Space Invaders OpenGL is a 2D/3D game based on the old arcade classic in which you must destroy enemy ships by shooting them up.
It is developed in OpenGL under Visual C++, and is still in development.
It should run under Windows 98/XP/Vista with a 3D accelerator card and OpenGL drivers.
The project is on stand by since May 2004.
Installer.exe (750 KB) - Program executable with installer.
Not many people know that Mr Nishikado, who wrote the original Space Invaders, actually based it on a real occurrence in 1977. It was Christmas Eve and what happened was a load of Japanese schoolkids, sitting waiting for Santa to appear in the sky above Hokkaido, saw row upon row of aliens advancing slowly from Venus. The clever kids realised the threat to Earth and quickly cobbled together a laser blaster from the hubcap, spark-plugs and battery of a parked car. They moved left and right, blasting aliens out of the sky. After about four waves, the aliens gave up and the Earth was saved.
The next morning (Xmas Day) the kids were rewarded
with extra presents and figgy pudding. And that's how it happened.
The invasion began in Japan. Programmer Toshihiro Nishikado took the classic sci-fi riff of alien invasion and transported it to the video screen. The otherworlders, arranged in a tight row and column formation, marched left and right across the screen, dropping down one level each time they hit the side. You controlled a lone laser base, defending the planet by firing back at the hostile armies. You could also move left and right, using four convenient shields to play a dangerous game of fire and retreat as the aliens unleashed their own laser assault.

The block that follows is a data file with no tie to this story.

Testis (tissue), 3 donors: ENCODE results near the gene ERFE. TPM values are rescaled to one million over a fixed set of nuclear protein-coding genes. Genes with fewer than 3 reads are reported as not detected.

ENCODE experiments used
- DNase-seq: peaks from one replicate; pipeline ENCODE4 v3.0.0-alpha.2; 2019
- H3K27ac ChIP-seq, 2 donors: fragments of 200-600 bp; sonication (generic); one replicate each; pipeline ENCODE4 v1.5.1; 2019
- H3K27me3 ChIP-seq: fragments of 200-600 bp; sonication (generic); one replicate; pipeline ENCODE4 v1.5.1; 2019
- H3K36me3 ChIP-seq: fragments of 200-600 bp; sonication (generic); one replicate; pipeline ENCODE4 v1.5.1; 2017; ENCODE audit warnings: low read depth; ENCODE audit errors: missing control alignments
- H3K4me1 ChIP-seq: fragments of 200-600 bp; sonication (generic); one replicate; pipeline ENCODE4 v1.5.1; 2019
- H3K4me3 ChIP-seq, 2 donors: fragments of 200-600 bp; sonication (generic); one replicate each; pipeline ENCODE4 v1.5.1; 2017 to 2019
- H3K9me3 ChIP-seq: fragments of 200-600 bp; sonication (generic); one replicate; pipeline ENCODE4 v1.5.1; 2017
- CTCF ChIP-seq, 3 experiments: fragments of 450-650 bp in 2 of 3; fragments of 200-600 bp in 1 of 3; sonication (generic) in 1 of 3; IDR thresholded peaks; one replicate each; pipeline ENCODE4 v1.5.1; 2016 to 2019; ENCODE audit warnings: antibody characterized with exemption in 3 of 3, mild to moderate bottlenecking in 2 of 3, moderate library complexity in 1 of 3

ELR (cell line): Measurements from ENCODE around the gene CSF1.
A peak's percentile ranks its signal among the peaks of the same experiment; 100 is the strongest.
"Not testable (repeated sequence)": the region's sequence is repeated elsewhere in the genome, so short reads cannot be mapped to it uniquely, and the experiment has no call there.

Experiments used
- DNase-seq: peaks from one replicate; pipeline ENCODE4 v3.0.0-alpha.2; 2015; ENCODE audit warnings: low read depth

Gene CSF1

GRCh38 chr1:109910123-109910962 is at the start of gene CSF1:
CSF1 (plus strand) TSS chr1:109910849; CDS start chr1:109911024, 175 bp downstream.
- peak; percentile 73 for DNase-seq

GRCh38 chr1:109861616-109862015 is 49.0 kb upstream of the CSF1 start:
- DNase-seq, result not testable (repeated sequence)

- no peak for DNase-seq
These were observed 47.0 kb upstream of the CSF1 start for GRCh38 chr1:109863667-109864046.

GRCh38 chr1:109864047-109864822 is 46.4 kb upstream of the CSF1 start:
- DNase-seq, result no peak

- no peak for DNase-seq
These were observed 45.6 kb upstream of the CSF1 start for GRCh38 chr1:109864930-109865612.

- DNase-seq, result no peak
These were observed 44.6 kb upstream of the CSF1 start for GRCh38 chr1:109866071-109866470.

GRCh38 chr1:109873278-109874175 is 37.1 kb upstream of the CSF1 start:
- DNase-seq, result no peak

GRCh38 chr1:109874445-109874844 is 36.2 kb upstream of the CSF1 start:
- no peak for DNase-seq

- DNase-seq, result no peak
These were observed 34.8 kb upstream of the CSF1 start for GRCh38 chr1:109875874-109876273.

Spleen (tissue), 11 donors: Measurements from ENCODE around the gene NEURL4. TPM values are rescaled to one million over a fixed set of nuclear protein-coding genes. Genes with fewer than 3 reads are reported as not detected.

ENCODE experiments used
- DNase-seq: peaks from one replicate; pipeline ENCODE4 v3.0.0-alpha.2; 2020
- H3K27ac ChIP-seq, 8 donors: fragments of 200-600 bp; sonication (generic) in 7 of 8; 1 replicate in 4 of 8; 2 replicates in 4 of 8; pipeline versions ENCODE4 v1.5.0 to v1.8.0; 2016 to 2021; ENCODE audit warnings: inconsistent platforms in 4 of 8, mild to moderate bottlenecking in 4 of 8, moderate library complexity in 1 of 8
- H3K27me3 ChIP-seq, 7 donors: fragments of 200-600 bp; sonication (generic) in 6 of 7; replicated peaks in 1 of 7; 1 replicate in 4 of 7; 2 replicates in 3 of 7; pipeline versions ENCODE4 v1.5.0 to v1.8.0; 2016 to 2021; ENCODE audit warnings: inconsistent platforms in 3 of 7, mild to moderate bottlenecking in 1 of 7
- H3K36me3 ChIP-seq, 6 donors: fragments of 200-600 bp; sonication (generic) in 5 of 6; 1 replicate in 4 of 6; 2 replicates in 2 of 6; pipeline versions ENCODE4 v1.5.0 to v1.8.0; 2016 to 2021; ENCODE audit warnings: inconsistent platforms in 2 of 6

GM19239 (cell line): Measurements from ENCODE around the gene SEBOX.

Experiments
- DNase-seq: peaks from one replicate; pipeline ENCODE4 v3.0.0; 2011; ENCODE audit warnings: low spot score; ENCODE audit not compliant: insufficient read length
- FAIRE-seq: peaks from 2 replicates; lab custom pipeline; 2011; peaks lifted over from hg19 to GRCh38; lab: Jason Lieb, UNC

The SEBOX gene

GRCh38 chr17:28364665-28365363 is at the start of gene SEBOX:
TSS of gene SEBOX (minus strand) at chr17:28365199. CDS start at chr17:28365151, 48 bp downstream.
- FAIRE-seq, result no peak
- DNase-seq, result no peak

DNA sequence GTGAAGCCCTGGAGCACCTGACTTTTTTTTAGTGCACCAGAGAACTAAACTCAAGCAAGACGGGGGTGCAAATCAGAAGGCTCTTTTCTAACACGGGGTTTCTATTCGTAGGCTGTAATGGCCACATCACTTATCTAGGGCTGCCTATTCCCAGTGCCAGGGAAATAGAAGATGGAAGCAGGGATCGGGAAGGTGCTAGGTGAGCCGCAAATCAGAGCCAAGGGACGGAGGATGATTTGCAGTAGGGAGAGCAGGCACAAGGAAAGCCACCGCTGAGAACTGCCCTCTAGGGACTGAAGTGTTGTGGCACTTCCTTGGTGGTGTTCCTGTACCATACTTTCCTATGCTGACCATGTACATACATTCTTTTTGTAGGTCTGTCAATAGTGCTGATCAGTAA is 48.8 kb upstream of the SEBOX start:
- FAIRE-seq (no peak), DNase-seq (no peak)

As the invaders were knocked out one by one, their march grew faster and faster, until a lone invader sped across the screen. If you managed to hit them all, a new wave of invaders would take to the sky. But if the baddies hit ground zero, it was game over for you and for the Earth.
When Taito released Space Invaders in Nishikado’s homeland, the game caused a national furor. Hundreds of thousands of Space Invaders machines were produced, and the game’s popularity caused a shortage of 100-Yen coins. When restaurants complained that customers were playing instead of eating, Taito simply supplied them with sit-down cocktail cabinets, further fueling the Space Invaders hysteria.
Space Invaders eventually lost its arcade supremacy to later hits like Asteroids, Centipede and Pac-Man, but these games might never have made the big time without Space Invaders’ breakout success. The energy and fan mania that Space Invaders brought to the arcade were instrumental in creating the video game business as we know it today, and its legacy lives on in every space shooter that has arrived in its cosmic wake.
Space Invaders doesn't run on my computer.
Q. Space Invaders
runs slow on my computer. What's wrong?